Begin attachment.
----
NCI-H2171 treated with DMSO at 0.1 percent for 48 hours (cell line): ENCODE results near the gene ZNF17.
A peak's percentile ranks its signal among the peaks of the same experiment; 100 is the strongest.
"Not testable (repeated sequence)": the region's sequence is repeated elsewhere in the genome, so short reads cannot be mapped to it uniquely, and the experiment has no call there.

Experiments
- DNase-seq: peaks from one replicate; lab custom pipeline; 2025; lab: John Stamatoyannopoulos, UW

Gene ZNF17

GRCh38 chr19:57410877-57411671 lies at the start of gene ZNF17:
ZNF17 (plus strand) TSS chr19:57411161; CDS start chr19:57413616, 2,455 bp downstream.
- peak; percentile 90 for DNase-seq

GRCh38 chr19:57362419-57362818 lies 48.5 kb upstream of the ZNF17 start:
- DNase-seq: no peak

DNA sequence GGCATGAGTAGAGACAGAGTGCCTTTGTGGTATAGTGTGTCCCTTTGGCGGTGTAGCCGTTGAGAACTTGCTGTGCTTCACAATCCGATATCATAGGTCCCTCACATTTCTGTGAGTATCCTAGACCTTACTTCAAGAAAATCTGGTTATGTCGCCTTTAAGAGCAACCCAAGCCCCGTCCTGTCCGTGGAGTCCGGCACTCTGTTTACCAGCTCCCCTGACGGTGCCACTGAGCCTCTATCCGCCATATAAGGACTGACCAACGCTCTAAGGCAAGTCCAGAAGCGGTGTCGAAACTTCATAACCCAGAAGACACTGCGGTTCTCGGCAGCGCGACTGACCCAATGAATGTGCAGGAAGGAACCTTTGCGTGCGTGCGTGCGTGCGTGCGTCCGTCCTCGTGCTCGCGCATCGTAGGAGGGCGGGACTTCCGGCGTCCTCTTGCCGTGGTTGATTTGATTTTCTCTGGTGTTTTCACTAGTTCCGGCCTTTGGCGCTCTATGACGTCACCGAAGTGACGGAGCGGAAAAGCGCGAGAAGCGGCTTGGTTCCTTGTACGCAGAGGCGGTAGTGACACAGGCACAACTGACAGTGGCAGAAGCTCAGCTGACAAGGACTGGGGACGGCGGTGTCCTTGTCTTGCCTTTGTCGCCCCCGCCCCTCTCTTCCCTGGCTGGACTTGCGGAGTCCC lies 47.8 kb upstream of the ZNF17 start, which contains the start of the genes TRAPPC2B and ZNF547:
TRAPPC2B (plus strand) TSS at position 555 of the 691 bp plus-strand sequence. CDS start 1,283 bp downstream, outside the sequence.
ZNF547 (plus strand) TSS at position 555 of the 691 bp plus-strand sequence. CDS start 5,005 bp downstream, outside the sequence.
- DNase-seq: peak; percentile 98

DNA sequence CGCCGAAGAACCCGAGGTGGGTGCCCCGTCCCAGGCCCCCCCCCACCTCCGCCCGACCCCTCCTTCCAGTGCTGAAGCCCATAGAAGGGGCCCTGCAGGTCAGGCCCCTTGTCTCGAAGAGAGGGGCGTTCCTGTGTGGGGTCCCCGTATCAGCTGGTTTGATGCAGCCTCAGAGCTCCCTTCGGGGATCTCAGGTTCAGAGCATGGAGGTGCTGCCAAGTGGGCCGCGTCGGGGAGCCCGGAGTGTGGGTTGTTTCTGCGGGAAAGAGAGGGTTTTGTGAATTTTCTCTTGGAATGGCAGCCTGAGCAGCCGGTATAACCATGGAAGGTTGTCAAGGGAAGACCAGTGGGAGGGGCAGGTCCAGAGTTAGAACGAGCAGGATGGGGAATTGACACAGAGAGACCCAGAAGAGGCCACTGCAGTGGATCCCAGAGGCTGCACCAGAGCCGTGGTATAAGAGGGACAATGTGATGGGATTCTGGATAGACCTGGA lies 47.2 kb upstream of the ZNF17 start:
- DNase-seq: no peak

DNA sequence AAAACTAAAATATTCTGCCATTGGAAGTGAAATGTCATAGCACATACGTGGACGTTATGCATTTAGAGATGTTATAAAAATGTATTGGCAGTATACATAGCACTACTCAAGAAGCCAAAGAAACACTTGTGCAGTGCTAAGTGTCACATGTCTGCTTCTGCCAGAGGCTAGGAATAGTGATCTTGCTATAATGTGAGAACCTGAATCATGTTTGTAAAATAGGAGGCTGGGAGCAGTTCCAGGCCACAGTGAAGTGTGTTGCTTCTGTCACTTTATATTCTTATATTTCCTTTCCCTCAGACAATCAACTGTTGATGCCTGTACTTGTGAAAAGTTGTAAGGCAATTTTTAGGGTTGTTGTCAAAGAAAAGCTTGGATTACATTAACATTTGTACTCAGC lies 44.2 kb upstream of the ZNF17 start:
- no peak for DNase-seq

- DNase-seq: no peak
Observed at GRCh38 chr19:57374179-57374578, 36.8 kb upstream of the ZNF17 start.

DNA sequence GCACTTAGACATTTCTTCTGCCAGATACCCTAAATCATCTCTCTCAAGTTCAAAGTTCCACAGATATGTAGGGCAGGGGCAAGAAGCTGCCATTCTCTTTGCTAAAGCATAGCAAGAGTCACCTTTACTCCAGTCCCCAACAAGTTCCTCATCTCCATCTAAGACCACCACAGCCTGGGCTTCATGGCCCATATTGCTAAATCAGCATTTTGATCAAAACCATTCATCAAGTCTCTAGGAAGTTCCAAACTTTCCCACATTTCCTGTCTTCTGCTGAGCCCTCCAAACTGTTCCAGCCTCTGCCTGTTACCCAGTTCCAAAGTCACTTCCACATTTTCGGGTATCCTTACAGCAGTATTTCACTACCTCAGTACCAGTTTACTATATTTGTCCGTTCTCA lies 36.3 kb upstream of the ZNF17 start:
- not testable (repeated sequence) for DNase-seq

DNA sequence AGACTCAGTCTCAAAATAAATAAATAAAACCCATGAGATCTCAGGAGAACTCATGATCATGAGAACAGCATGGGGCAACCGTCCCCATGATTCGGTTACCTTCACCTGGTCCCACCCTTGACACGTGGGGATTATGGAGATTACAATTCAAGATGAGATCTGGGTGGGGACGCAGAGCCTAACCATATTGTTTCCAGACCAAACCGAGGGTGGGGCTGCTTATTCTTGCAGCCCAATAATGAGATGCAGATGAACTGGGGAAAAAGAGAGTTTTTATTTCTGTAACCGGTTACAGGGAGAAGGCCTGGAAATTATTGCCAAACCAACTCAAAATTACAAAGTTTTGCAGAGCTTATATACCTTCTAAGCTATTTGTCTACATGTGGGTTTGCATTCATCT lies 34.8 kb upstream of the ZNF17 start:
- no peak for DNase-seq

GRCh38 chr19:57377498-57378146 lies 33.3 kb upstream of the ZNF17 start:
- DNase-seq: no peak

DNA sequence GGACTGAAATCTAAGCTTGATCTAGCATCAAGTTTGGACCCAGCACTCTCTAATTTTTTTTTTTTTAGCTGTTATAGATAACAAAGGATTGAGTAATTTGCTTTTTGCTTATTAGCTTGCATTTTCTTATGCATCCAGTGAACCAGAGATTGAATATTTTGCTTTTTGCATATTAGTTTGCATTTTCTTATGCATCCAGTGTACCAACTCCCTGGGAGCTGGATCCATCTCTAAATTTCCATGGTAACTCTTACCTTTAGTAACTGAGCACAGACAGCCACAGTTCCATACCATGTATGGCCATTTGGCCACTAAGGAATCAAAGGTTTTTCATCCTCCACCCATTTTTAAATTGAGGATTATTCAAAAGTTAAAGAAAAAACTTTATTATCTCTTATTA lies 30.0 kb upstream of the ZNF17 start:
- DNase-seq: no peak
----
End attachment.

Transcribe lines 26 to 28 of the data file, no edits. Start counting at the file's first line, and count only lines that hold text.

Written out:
GRCh38 chr19:57377498-57378146 lies 33.3 kb upstream of the ZNF17 start:
- DNase-seq: no peak

DNA sequence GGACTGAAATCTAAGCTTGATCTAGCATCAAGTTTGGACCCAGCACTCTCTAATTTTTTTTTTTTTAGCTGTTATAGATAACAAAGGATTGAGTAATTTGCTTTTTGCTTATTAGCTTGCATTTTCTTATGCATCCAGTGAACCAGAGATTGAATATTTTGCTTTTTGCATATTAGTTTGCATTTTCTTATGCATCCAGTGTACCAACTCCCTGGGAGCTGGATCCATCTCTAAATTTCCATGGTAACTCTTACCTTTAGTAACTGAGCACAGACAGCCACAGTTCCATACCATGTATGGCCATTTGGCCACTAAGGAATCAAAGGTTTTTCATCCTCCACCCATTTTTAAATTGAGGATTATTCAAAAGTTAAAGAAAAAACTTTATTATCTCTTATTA lies 30.0 kb upstream of the ZNF17 start: